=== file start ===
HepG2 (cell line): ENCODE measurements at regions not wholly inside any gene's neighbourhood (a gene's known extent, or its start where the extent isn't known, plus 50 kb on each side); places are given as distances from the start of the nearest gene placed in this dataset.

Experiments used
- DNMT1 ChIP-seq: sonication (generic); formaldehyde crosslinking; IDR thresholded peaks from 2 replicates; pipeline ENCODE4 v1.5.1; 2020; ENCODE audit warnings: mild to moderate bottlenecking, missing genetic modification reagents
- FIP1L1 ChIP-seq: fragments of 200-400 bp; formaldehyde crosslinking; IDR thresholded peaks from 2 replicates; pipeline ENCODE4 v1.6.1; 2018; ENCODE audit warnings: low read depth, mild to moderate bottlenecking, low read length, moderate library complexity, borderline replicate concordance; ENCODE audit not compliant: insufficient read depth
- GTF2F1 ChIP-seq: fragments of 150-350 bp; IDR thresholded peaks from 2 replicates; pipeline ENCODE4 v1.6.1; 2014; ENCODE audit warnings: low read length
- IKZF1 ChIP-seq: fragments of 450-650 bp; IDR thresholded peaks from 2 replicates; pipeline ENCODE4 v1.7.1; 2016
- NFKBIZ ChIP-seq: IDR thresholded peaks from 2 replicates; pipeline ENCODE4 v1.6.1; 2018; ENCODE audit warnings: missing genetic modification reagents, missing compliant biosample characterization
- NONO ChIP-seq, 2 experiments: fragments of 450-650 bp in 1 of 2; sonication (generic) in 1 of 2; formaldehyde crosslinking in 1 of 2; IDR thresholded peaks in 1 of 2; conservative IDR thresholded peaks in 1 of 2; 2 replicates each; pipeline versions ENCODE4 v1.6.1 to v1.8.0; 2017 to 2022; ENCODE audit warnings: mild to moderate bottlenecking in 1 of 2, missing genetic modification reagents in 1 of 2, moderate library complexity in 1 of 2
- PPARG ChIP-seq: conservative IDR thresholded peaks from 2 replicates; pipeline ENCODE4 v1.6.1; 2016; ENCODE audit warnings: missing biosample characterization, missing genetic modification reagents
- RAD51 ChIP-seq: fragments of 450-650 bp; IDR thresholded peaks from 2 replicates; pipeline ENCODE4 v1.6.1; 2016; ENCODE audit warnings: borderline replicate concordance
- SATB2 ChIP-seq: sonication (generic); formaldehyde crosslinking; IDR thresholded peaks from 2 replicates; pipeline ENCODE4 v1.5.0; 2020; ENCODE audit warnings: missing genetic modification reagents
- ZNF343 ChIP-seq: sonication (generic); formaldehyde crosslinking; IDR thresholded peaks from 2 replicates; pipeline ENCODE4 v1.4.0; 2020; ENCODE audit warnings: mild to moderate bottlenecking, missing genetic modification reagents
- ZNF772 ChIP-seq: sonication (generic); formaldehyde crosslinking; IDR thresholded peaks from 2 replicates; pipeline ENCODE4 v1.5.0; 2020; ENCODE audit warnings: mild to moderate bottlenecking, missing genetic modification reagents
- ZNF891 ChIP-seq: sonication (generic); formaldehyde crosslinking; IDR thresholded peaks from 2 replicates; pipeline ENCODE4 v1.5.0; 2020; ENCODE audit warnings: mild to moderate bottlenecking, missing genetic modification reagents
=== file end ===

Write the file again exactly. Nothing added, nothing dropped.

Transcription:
HepG2 (cell line): ENCODE measurements at regions not wholly inside any gene's neighbourhood (a gene's known extent, or its start where the extent isn't known, plus 50 kb on each side); places are given as distances from the start of the nearest gene placed in this dataset.

Experiments used
- DNMT1 ChIP-seq: sonication (generic); formaldehyde crosslinking; IDR thresholded peaks from 2 replicates; pipeline ENCODE4 v1.5.1; 2020; ENCODE audit warnings: mild to moderate bottlenecking, missing genetic modification reagents
- FIP1L1 ChIP-seq: fragments of 200-400 bp; formaldehyde crosslinking; IDR thresholded peaks from 2 replicates; pipeline ENCODE4 v1.6.1; 2018; ENCODE audit warnings: low read depth, mild to moderate bottlenecking, low read length, moderate library complexity, borderline replicate concordance; ENCODE audit not compliant: insufficient read depth
- GTF2F1 ChIP-seq: fragments of 150-350 bp; IDR thresholded peaks from 2 replicates; pipeline ENCODE4 v1.6.1; 2014; ENCODE audit warnings: low read length
- IKZF1 ChIP-seq: fragments of 450-650 bp; IDR thresholded peaks from 2 replicates; pipeline ENCODE4 v1.7.1; 2016
- NFKBIZ ChIP-seq: IDR thresholded peaks from 2 replicates; pipeline ENCODE4 v1.6.1; 2018; ENCODE audit warnings: missing genetic modification reagents, missing compliant biosample characterization
- NONO ChIP-seq, 2 experiments: fragments of 450-650 bp in 1 of 2; sonication (generic) in 1 of 2; formaldehyde crosslinking in 1 of 2; IDR thresholded peaks in 1 of 2; conservative IDR thresholded peaks in 1 of 2; 2 replicates each; pipeline versions ENCODE4 v1.6.1 to v1.8.0; 2017 to 2022; ENCODE audit warnings: mild to moderate bottlenecking in 1 of 2, missing genetic modification reagents in 1 of 2, moderate library complexity in 1 of 2
- PPARG ChIP-seq: conservative IDR thresholded peaks from 2 replicates; pipeline ENCODE4 v1.6.1; 2016; ENCODE audit warnings: missing biosample characterization, missing genetic modification reagents
- RAD51 ChIP-seq: fragments of 450-650 bp; IDR thresholded peaks from 2 replicates; pipeline ENCODE4 v1.6.1; 2016; ENCODE audit warnings: borderline replicate concordance
- SATB2 ChIP-seq: sonication (generic); formaldehyde crosslinking; IDR thresholded peaks from 2 replicates; pipeline ENCODE4 v1.5.0; 2020; ENCODE audit warnings: missing genetic modification reagents
- ZNF343 ChIP-seq: sonication (generic); formaldehyde crosslinking; IDR thresholded peaks from 2 replicates; pipeline ENCODE4 v1.4.0; 2020; ENCODE audit warnings: mild to moderate bottlenecking, missing genetic modification reagents
- ZNF772 ChIP-seq: sonication (generic); formaldehyde crosslinking; IDR thresholded peaks from 2 replicates; pipeline ENCODE4 v1.5.0; 2020; ENCODE audit warnings: mild to moderate bottlenecking, missing genetic modification reagents
- ZNF891 ChIP-seq: sonication (generic); formaldehyde crosslinking; IDR thresholded peaks from 2 replicates; pipeline ENCODE4 v1.5.0; 2020; ENCODE audit warnings: mild to moderate bottlenecking, missing genetic modification reagents